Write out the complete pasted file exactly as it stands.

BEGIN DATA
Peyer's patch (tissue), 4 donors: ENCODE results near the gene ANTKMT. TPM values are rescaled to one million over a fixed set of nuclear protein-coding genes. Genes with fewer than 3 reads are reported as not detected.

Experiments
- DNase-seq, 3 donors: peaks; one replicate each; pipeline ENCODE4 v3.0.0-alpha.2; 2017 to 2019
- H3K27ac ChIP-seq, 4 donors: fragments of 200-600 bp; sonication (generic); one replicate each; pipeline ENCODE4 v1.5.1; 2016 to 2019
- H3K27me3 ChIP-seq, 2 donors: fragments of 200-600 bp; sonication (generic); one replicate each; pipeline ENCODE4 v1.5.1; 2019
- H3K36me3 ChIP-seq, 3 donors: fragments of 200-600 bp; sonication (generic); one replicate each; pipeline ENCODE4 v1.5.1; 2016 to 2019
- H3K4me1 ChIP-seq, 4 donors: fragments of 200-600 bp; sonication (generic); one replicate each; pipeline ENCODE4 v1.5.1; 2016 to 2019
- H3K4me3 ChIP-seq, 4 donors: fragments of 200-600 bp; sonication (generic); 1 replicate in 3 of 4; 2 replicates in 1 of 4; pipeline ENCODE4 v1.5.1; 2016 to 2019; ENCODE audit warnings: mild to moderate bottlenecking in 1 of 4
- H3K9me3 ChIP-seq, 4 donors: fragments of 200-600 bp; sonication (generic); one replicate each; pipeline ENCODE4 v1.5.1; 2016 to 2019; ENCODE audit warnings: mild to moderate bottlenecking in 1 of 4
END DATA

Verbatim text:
Peyer's patch (tissue), 4 donors: ENCODE results near the gene ANTKMT. TPM values are rescaled to one million over a fixed set of nuclear protein-coding genes. Genes with fewer than 3 reads are reported as not detected.

Experiments
- DNase-seq, 3 donors: peaks; one replicate each; pipeline ENCODE4 v3.0.0-alpha.2; 2017 to 2019
- H3K27ac ChIP-seq, 4 donors: fragments of 200-600 bp; sonication (generic); one replicate each; pipeline ENCODE4 v1.5.1; 2016 to 2019
- H3K27me3 ChIP-seq, 2 donors: fragments of 200-600 bp; sonication (generic); one replicate each; pipeline ENCODE4 v1.5.1; 2019
- H3K36me3 ChIP-seq, 3 donors: fragments of 200-600 bp; sonication (generic); one replicate each; pipeline ENCODE4 v1.5.1; 2016 to 2019
- H3K4me1 ChIP-seq, 4 donors: fragments of 200-600 bp; sonication (generic); one replicate each; pipeline ENCODE4 v1.5.1; 2016 to 2019
- H3K4me3 ChIP-seq, 4 donors: fragments of 200-600 bp; sonication (generic); 1 replicate in 3 of 4; 2 replicates in 1 of 4; pipeline ENCODE4 v1.5.1; 2016 to 2019; ENCODE audit warnings: mild to moderate bottlenecking in 1 of 4
- H3K9me3 ChIP-seq, 4 donors: fragments of 200-600 bp; sonication (generic); one replicate each; pipeline ENCODE4 v1.5.1; 2016 to 2019; ENCODE audit warnings: mild to moderate bottlenecking in 1 of 4